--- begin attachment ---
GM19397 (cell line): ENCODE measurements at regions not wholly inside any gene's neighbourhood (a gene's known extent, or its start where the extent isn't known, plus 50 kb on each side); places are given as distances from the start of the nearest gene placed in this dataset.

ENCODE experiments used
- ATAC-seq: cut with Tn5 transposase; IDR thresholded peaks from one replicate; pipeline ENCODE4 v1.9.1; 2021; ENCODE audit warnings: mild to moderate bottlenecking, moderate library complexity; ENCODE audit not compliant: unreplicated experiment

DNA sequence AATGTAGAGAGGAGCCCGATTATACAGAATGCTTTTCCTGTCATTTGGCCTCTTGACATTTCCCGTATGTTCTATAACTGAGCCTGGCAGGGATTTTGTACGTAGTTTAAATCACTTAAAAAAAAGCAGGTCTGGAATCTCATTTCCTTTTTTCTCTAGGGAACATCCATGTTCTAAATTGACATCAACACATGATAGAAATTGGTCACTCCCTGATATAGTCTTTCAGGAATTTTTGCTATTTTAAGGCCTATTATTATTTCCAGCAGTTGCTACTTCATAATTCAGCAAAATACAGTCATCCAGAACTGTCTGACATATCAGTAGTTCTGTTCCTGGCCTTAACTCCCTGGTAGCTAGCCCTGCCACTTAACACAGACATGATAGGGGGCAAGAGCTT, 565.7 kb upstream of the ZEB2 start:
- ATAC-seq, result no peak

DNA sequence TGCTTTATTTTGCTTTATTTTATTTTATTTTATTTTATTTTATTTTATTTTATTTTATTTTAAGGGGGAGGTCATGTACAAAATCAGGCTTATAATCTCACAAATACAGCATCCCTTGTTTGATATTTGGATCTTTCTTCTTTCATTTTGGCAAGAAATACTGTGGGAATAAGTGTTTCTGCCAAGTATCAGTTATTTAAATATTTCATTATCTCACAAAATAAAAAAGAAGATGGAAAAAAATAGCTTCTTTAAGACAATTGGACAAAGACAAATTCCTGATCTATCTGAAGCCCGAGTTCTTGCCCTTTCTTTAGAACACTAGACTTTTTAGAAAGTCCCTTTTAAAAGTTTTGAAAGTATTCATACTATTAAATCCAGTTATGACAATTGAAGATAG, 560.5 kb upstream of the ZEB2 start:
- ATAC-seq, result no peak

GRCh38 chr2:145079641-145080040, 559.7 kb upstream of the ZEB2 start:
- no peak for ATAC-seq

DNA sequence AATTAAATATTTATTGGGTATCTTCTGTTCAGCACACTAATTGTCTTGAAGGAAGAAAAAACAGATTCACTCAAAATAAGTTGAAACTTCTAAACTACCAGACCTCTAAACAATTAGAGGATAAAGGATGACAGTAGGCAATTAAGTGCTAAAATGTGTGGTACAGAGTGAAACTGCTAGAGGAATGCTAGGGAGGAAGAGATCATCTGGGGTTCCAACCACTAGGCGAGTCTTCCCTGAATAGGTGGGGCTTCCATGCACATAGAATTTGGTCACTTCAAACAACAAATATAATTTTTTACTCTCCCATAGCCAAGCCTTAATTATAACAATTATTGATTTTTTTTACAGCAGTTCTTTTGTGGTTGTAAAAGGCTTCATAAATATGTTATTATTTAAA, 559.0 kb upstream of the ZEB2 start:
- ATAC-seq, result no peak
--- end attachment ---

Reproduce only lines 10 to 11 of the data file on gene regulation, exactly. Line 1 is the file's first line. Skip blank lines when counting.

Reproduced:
DNA sequence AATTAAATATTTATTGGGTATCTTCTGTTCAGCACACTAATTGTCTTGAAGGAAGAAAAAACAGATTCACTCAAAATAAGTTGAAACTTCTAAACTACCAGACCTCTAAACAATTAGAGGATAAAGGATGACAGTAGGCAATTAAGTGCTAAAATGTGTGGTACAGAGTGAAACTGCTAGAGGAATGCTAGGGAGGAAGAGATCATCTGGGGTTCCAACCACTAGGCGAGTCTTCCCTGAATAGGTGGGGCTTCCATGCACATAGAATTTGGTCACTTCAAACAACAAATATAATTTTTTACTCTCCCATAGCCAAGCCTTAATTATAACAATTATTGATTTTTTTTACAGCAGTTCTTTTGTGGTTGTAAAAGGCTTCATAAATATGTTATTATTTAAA, 559.0 kb upstream of the ZEB2 start:
- ATAC-seq, result no peak